To set a snare, the looped end of the snare issuspended over a trail or path that the animal isexpected to use. The animal enters the snare, stick-ing its head through the loop, and through its for-ward progress draws the snare down on itself.It should be noted, that not all animals aresnared by catching them around the neck. You willbe more successful snaring some animals like rac-coon and beaver if the snare cinches up on theirbody somewhere behind one or both of their frontlegs. These animals both have a short, roundedhead and a great deal of manual dexterity with theirfront feet. Using their front paws, these animalscan often slip a snare off over their head.Other animals, most notably canines, have along tapered head that is very wide just behind theirears. When a snare closes on their neck it is veryunlikely they will be able to slip out of it or removeit. In this case, it is better to snare these animalsby the neck.
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There are two major considerations in setting asnare to target a specific animal — the size of theloop and the distance from the bottom of the loopto the ground. In making these determinations youmust consider the size of the animal, the height of the animal’s head above the ground (generally de-termined by the length of its legs) and whether it isbest to catch the animal by the neck or by the body.For an animal you want to snare by the neck,the snare loop should be just large enough to ad-mit the animal’s head. The snare should be posi-tioned so that the bottom of the loop strikes theanimal’s chest at the base of the neck after its headgoes through the loop.To snare an animal by the body, you need aloop big enough to admit the front portion of theanimal’s body. The loop must be low enough to theground so that the animal can step through it, buthigh enough to strike the animal’s chest after theanimal steps through the snare.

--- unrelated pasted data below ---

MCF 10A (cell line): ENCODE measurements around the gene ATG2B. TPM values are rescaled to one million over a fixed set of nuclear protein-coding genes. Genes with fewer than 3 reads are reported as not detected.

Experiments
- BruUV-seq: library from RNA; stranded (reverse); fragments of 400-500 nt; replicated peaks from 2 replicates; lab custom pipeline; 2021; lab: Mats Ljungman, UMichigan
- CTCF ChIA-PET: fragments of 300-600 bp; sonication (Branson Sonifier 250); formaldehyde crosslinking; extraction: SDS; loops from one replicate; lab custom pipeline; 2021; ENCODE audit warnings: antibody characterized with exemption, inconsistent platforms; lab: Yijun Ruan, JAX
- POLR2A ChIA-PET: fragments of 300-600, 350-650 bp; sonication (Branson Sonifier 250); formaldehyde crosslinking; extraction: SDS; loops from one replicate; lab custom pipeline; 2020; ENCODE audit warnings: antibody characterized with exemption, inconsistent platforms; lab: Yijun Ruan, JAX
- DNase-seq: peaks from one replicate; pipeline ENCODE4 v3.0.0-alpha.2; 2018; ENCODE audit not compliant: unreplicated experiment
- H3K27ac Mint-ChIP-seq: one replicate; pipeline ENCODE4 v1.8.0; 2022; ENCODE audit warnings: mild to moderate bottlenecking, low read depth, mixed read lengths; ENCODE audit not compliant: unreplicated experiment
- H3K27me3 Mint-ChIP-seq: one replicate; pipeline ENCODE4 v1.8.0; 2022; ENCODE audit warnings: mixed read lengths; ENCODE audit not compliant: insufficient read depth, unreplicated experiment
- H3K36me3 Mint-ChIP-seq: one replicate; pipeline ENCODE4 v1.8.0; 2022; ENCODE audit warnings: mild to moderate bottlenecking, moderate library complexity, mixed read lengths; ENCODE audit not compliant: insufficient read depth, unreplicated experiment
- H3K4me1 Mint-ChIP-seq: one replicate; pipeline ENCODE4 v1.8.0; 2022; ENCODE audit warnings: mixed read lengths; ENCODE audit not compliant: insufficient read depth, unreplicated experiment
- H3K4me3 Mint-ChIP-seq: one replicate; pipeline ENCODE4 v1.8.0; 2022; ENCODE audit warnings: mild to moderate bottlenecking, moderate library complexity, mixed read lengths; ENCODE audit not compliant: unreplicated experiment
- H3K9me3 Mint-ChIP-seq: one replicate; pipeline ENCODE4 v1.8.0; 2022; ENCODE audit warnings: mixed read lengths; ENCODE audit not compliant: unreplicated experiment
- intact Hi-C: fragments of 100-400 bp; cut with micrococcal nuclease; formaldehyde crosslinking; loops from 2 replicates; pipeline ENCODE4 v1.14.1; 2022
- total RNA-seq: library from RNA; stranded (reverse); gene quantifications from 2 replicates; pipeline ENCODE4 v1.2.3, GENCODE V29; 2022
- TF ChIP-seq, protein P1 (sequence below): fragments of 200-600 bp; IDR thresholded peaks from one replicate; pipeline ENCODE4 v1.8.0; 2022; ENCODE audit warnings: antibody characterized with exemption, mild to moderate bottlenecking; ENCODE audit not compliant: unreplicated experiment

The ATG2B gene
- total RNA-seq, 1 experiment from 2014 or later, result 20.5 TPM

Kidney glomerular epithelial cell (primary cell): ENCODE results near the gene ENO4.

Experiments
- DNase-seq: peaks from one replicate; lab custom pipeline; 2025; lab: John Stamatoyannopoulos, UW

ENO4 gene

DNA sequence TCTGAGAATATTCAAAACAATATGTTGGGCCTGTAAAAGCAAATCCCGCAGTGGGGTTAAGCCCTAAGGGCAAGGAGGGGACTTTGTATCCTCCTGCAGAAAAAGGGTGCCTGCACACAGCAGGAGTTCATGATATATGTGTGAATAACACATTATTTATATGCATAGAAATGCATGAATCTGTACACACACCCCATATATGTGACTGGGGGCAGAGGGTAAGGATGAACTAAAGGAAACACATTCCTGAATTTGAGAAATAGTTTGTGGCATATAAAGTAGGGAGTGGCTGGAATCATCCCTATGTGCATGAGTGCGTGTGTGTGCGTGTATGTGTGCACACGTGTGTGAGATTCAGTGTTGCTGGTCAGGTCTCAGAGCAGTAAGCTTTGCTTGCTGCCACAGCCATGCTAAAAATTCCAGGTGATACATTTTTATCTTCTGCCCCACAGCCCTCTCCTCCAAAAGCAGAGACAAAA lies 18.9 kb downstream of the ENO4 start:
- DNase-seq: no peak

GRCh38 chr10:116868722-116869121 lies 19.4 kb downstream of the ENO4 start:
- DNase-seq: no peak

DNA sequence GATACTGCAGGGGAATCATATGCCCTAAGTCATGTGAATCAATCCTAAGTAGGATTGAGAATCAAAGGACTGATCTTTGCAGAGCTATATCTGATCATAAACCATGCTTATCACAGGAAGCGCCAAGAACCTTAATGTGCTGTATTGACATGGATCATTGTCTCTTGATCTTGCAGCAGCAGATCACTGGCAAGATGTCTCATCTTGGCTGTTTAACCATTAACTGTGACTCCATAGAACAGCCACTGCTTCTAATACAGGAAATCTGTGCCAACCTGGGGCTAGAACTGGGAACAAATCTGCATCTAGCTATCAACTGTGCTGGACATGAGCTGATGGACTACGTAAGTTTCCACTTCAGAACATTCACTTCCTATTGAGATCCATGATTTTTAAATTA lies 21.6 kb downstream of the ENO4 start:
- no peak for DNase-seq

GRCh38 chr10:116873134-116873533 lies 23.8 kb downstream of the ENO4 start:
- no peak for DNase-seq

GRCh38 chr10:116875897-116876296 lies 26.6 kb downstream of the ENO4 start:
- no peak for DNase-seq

Raccoon and beaver have a great deal of dexterity withtheir front paws and can often slip a snare off theirneck. These animals are more successfully snaredaround the body. The snare loop should be largeenough to admit the front portion of the animal's bodyand positioned low enough so the animal can step oneor both front legs through the loop.In snaring canines the snare is positioned to catch theanimal around the neck. The loop should be largeenough to comfortably admit the animal's head. Itshould be positioned low enough to clear the animal'schin, but high enough so the animal does not stepthrough it.
Ohio Snaring Guide - 19